Last week, I filled you in on the tumultuous start to my kitchen reno (you can read about it here). My kitchen now has no walls, no ceiling, no flooring, no cabinets, no insulation, no wiring and no plumbing. In case you’re planning on doing something this foolish, here are a few things you should know:
*Knob and tube is alive and (un)well. Knob and tube wiring was used in the early 1900s. It was a nifty invention for folks who wanted indoor lighting and didn’t mind if their walls occasionally burst into flames. Think knob and tube is no longer used? Don’t be naive. It’s still buried in the walls of a multitude of old homes—and when an electrician has to rip it all out and rewire an entire house, well, it’s time to sell off your cutest kid, because this is going to get pricey.
*Sometimes insulation doesn’t…insulate. The construction workers have demolished three rooms—the kitchen, powder room and laundry room. Oddly, they only found insulation behind the walls of the laundry room—a space so numbingly cold that it’s been doubling as a second refrigerator in the winter.
*Cats are jerks. I mentioned how the first few days of sledgehammering turned my cats into stress-farting fiends. Now they’ve changed tactics—they sneak into the basement as soon as the construction crew arrives, gorge themselves on cat food and then run upstairs and barf in as many rooms as possible. I’m living in Puke-a-Palooza.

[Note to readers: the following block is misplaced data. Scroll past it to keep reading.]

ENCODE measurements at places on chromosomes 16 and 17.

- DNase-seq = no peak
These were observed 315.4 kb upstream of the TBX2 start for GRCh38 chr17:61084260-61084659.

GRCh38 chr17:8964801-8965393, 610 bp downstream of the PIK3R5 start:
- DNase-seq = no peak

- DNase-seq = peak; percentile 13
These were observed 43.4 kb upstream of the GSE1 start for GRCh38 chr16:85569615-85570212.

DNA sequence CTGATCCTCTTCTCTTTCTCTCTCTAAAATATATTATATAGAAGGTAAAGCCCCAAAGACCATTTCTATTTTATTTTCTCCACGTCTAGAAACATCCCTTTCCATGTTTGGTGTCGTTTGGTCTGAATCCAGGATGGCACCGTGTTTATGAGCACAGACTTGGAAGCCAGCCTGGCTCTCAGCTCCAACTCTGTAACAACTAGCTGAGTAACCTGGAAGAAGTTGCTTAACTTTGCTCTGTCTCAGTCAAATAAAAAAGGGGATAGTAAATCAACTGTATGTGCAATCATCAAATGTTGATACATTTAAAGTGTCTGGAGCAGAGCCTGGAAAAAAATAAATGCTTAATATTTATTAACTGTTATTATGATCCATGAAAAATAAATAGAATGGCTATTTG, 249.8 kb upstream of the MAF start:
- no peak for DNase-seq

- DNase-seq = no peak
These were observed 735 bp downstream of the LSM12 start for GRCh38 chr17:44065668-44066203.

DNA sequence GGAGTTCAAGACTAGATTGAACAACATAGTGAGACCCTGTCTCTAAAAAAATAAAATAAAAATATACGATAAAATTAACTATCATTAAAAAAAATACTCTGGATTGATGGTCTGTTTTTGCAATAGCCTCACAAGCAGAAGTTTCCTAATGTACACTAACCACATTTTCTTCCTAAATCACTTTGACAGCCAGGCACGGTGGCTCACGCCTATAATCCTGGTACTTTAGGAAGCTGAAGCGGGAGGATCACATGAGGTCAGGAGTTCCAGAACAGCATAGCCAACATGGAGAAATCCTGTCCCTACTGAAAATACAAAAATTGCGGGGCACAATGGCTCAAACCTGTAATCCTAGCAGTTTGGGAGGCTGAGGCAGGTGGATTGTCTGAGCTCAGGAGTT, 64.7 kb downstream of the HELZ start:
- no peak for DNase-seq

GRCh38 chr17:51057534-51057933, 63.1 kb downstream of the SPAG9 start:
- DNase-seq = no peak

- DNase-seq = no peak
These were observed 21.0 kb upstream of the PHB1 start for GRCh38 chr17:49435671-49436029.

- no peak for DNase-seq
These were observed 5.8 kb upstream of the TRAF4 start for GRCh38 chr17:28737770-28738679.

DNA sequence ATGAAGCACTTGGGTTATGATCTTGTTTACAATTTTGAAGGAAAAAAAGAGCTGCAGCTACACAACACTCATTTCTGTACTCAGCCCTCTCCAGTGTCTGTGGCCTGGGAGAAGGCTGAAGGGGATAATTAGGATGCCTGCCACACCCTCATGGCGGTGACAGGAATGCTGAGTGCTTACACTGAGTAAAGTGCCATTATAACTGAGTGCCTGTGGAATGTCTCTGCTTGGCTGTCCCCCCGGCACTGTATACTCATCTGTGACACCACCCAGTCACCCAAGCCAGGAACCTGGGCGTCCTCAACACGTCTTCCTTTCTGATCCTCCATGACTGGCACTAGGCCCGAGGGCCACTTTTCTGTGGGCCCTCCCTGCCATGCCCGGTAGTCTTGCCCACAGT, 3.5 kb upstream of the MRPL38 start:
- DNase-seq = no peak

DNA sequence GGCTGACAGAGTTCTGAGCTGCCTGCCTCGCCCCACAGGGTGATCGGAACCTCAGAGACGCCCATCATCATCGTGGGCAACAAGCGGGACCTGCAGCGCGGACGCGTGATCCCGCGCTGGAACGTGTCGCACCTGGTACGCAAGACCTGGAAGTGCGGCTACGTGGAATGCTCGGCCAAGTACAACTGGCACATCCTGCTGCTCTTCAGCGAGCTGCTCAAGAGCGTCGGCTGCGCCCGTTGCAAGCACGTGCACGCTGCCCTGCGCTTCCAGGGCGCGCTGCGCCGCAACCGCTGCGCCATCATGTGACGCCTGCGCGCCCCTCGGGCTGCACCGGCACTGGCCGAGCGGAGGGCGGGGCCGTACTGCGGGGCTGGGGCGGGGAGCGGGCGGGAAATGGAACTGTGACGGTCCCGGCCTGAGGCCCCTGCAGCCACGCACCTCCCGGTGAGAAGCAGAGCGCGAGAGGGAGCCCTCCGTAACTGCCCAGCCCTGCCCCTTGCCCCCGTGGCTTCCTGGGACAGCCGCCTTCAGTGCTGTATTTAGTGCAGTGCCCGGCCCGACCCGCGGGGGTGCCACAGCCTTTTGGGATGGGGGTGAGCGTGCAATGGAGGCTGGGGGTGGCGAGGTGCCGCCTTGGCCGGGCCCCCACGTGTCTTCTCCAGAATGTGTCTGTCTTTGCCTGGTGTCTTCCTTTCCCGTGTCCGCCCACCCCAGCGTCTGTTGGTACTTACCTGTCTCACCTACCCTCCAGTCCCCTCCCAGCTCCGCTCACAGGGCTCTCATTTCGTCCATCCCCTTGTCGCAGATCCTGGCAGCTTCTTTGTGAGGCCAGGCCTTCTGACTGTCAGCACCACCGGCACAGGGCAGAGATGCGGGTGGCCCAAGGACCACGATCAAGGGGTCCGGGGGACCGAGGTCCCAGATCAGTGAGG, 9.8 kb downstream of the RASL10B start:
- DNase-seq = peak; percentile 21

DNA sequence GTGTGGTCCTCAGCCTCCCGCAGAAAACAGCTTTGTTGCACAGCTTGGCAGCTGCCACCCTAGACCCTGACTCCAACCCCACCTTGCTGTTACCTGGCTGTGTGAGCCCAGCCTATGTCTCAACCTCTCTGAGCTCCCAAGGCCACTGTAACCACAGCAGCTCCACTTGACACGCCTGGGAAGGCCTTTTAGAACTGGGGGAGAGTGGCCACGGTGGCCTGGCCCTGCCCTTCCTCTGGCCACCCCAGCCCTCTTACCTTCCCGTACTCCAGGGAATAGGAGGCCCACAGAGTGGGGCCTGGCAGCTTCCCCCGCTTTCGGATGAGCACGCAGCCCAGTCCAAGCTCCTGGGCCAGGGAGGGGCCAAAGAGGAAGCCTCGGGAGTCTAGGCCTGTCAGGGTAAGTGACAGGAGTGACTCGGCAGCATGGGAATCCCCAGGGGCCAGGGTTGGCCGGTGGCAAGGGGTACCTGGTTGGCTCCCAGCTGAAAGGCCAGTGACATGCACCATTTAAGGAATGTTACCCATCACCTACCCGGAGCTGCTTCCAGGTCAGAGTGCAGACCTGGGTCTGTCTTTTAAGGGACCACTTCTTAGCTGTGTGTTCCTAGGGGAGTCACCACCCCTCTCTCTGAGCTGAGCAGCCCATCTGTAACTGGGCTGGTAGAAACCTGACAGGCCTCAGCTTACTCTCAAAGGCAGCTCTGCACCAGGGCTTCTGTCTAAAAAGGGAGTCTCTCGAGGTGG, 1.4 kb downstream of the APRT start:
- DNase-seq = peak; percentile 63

*Mirrors are overrated. I have no idea what I look like each morning, because there’s no hydro to my bathroom (thanks to the ripped-out knob and tube). I’m not saying this is a bad thing—I’m actually happier when I don’t have to look at myself in the morning—but if you’re hung up about good grooming, practice putting on mascara while staring at a wall before letting contractors into your home.
*The right dinner fixes everything. I’ve discovered the secret to staying happy when it sounds like rabid beavers are attacking your house and a thick layer of dust is coating everything you own. Here’s what to do: Toss a slab of meat into a slow cooker and let it simmer all day. Once the construction crew leaves, pile that meat into a rollup, cover it with enough cheese to make your neighbor’s arteries thicken and serve it with a glass of wine the size of a goldfish bowl. Feeling better? I thought so.
This should be an interesting week. The construction crew will be installing an enormous steel beam to stop the upstairs floors from drooping down into the kitchen (turns out 200-year-old wooden beams do eventually sag). The goal is to get the beam in place without cracking every plaster wall upstairs. I’ll keep you posted.